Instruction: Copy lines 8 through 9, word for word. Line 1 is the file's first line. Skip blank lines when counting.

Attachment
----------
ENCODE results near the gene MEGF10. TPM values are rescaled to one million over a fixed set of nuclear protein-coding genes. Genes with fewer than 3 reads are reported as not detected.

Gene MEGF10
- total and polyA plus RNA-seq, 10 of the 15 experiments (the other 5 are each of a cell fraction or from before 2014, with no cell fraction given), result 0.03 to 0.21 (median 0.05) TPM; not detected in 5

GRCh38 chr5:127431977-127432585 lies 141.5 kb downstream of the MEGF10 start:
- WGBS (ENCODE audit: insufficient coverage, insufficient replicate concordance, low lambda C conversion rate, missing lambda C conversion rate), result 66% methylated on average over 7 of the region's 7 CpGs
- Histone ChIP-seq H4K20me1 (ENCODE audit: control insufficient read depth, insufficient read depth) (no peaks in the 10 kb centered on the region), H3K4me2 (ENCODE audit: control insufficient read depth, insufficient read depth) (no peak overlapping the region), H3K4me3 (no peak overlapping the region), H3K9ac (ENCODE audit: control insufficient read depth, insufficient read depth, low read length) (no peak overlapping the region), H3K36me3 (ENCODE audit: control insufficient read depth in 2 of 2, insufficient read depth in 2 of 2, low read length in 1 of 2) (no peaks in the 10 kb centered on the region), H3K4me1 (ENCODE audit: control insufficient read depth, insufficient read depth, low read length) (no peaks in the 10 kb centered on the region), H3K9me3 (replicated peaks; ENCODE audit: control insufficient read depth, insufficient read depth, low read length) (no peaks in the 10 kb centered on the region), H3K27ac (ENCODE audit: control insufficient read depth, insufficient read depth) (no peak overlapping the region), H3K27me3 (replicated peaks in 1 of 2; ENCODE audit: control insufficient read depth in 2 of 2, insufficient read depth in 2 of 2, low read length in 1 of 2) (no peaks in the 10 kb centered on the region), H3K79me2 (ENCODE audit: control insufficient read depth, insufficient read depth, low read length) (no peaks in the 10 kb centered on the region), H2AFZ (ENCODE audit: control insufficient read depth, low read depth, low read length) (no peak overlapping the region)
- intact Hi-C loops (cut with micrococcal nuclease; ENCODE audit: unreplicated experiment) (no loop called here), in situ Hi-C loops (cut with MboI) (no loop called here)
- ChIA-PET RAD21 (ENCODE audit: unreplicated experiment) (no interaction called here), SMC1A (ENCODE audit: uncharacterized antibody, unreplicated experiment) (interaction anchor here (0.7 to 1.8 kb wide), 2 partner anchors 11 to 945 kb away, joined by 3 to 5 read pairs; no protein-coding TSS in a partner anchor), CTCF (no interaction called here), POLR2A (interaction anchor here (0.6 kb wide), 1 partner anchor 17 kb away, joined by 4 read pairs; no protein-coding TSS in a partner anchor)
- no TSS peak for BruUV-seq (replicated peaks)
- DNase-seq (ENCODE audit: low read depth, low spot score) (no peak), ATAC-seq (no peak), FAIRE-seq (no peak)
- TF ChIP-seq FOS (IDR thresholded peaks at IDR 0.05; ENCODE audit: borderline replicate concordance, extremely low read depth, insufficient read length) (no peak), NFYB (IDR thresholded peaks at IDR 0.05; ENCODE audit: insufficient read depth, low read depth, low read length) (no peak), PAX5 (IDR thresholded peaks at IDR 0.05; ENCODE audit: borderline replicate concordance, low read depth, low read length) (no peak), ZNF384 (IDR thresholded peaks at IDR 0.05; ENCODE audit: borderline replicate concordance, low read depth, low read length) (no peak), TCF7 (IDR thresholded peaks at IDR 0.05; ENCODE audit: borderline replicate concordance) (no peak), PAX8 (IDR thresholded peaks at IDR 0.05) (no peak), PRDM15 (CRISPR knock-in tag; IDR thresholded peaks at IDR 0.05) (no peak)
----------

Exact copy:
- ChIA-PET RAD21 (ENCODE audit: unreplicated experiment) (no interaction called here), SMC1A (ENCODE audit: uncharacterized antibody, unreplicated experiment) (interaction anchor here (0.7 to 1.8 kb wide), 2 partner anchors 11 to 945 kb away, joined by 3 to 5 read pairs; no protein-coding TSS in a partner anchor), CTCF (no interaction called here), POLR2A (interaction anchor here (0.6 kb wide), 1 partner anchor 17 kb away, joined by 4 read pairs; no protein-coding TSS in a partner anchor)
- no TSS peak for BruUV-seq (replicated peaks)